Shang-Chi and the Legend of the Ten Rings earned $29.6 million on its opening day (which included $8.8 million from its Thursday night previews), which was the third-best opening day since the start of the COVID-19 pandemic in March 2020. The Thursday night previews gross was the second-highest of the pandemic, behind Black Widow ($13.2 million). It grossed $75.5 million over its three-day opening weekend, the second-largest of the pandemic, behind Black Widow ($80.3 million). IMAX contributed $8 million, which was a record for a Labor Day weekend release. It earned $94.67 million over the four-day Labor Day weekend, surpassing Halloween's (2007) $30.6 million as the largest Labor Day weekend opening ever. The film surpassed $100 million in five days, the fastest film to reach that milestone since Star Wars: The Rise of Skywalker (2019) surpassed that amount in its opening weekend. It remained the number one film in its second weekend, earning $35.8 million, which was the largest second weekend gross of the pandemic. In its third weekend, the film was once again the number one film, earning $21.7 million, becoming the second-largest third weekend gross for a September release behind It (2017). Shang-Chi and the Legend of the Ten Rings was again the top film in its fourth weekend, the third MCU film following Guardians of the Galaxy (2014) and Black Panther (2018) to remain the top film for four consecutive weeks, and became the highest-grossing film of 2021 in the United States, surpassing Black Widow. The film surpassed $200 million in the United States and Canada by September 30, becoming the first film of the pandemic era to achieve the milestone, was the third-highest grossing film in its fifth weekend, and the fourth-highest in its sixth weekend. It remained in the top ten at the box office for two additional weekends. By its fourth weekend, Deadline Hollywood projected the film would earn $250 million in total domestic box office.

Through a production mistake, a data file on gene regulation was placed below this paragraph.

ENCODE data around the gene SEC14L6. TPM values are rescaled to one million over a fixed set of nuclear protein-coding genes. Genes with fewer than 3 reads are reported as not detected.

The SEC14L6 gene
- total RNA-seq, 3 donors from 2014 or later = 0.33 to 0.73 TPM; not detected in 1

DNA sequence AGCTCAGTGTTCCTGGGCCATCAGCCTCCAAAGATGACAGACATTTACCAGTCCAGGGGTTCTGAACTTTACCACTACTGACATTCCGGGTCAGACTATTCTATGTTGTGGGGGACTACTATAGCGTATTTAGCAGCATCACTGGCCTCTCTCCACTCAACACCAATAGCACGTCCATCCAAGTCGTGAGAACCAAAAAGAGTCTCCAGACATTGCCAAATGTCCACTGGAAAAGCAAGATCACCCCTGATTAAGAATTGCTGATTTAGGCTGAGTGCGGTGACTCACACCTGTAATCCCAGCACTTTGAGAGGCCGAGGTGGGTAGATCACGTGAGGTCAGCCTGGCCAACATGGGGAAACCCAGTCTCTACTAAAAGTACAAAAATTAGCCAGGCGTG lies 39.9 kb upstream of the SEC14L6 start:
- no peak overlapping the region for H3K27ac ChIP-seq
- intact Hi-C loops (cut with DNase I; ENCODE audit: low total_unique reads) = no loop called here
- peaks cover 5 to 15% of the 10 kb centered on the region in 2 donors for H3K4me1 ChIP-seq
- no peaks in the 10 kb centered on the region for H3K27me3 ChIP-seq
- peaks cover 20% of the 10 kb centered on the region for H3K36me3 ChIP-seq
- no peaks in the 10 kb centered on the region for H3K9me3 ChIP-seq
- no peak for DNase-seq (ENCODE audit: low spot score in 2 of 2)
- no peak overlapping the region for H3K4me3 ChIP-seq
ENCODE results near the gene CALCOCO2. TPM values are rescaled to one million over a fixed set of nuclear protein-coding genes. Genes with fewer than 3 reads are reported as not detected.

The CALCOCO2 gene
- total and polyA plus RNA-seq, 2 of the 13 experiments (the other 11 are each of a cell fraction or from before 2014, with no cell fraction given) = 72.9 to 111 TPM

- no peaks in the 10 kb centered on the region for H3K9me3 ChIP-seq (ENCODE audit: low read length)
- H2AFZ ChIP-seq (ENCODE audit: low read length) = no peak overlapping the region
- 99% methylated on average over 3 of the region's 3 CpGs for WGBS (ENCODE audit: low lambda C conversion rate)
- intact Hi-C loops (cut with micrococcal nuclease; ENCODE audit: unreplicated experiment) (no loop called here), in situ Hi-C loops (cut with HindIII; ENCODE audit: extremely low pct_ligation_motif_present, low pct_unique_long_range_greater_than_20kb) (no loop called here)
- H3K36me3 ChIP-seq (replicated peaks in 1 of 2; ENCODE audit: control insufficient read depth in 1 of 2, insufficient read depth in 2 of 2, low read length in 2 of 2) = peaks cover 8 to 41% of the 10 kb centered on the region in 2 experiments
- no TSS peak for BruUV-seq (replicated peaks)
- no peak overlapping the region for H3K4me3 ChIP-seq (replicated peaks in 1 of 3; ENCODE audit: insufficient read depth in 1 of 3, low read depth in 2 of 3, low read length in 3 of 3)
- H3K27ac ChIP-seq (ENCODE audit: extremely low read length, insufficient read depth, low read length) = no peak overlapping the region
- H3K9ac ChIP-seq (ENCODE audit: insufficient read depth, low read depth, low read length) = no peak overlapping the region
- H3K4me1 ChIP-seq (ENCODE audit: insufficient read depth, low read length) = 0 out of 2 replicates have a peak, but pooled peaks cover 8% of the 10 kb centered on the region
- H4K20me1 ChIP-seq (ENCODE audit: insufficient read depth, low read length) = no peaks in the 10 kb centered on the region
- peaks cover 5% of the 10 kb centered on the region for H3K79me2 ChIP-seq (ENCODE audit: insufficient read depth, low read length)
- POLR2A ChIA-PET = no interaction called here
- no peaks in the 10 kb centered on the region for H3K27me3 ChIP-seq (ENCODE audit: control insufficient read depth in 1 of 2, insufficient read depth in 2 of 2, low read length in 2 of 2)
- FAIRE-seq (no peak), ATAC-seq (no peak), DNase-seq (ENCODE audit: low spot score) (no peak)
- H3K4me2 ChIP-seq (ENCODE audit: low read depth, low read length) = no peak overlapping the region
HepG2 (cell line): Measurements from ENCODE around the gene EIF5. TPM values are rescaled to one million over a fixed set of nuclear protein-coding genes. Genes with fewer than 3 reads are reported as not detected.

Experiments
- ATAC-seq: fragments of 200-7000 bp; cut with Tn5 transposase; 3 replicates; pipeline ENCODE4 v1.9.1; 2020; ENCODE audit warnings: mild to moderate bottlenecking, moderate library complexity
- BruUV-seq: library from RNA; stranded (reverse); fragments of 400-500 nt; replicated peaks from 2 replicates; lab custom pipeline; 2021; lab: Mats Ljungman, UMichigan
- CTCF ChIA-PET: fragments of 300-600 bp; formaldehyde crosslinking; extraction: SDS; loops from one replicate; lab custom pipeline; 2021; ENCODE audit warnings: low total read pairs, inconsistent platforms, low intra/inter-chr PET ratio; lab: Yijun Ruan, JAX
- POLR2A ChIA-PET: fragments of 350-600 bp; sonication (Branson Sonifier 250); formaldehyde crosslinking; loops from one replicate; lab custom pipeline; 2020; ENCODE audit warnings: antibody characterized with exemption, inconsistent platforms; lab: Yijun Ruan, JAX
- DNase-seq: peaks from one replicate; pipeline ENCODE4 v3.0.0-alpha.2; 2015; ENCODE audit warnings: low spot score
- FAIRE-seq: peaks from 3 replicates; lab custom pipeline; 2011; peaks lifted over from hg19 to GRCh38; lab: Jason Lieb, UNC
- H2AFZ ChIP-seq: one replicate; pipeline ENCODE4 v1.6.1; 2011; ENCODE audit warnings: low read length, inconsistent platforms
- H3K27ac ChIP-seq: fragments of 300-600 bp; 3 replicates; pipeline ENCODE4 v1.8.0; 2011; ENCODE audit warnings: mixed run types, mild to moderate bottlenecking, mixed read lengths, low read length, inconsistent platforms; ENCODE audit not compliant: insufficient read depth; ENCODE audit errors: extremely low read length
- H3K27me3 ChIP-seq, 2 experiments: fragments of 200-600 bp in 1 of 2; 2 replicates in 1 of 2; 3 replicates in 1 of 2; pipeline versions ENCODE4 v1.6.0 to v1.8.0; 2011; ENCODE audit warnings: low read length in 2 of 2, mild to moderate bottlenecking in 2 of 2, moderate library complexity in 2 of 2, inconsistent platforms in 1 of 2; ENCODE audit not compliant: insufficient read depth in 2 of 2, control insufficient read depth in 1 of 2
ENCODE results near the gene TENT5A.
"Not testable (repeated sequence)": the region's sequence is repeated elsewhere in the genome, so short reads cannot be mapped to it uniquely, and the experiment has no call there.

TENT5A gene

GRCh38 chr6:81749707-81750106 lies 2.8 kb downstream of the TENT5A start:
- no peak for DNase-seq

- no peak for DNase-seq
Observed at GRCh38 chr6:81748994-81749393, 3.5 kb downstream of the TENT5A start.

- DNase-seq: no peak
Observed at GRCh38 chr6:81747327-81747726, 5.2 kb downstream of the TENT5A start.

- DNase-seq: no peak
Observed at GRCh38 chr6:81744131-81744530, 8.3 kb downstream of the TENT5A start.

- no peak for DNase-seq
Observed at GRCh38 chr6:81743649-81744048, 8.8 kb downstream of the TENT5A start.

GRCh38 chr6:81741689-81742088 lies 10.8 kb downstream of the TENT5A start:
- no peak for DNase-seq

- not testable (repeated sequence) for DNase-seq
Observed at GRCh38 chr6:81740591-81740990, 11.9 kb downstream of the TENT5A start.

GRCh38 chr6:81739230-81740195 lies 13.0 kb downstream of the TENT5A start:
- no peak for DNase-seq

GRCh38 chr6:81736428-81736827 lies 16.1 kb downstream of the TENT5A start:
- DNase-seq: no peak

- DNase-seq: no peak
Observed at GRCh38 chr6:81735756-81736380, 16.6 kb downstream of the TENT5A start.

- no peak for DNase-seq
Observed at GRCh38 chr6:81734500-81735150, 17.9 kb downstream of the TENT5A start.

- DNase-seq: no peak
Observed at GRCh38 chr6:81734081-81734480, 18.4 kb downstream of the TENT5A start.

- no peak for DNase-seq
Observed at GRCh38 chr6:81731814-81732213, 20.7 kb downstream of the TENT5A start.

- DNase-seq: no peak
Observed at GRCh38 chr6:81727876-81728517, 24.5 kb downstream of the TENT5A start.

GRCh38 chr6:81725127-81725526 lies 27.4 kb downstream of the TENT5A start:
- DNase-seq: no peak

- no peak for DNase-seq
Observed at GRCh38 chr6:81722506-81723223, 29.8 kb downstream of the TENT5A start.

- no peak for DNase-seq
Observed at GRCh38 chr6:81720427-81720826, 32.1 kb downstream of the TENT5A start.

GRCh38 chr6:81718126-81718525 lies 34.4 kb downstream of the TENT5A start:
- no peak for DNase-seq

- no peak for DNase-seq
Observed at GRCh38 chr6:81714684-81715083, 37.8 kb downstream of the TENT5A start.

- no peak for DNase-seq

The film earned $56.2 million from 41 markets in its opening weekend, opening number one in many. The United Kingdom had the largest opening day of the pandemic, as well as the largest three-day opening weekend of the pandemic with $7.7 million. In Hong Kong, the film produced the largest September opening weekend, as well as the second-best opening during the pandemic. Nancy Tartaglione of Deadline Hollywood noted Korea's $6.5 million opening was an underperformance for the market and an MCU film, though it was the first Hollywood film to open at number one in several weeks. In its second weekend, the film earned $35.2 million from 42 markets, remaining number one in several. In its third weekend, the film earned an additional $20.3 million from 43 markets, being the top film in many territories, including Australia, Brazil, Mexico, and the UK. The film opened in Indonesia in its fourth weekend, opening at number one with $1.2 million, while remaining number one in many markets, such as Australia, Brazil, Mexico, and the UK. Shang-Chi and the Legends of the Ten Rings was the top film in Australia for nine weekends, with its highest-grossing day coming on October 31, 2021. As of October 3, 2021[update], the film's largest markets are the United Kingdom ($27.1 million), South Korea ($14.9 million), and France ($11.5 million).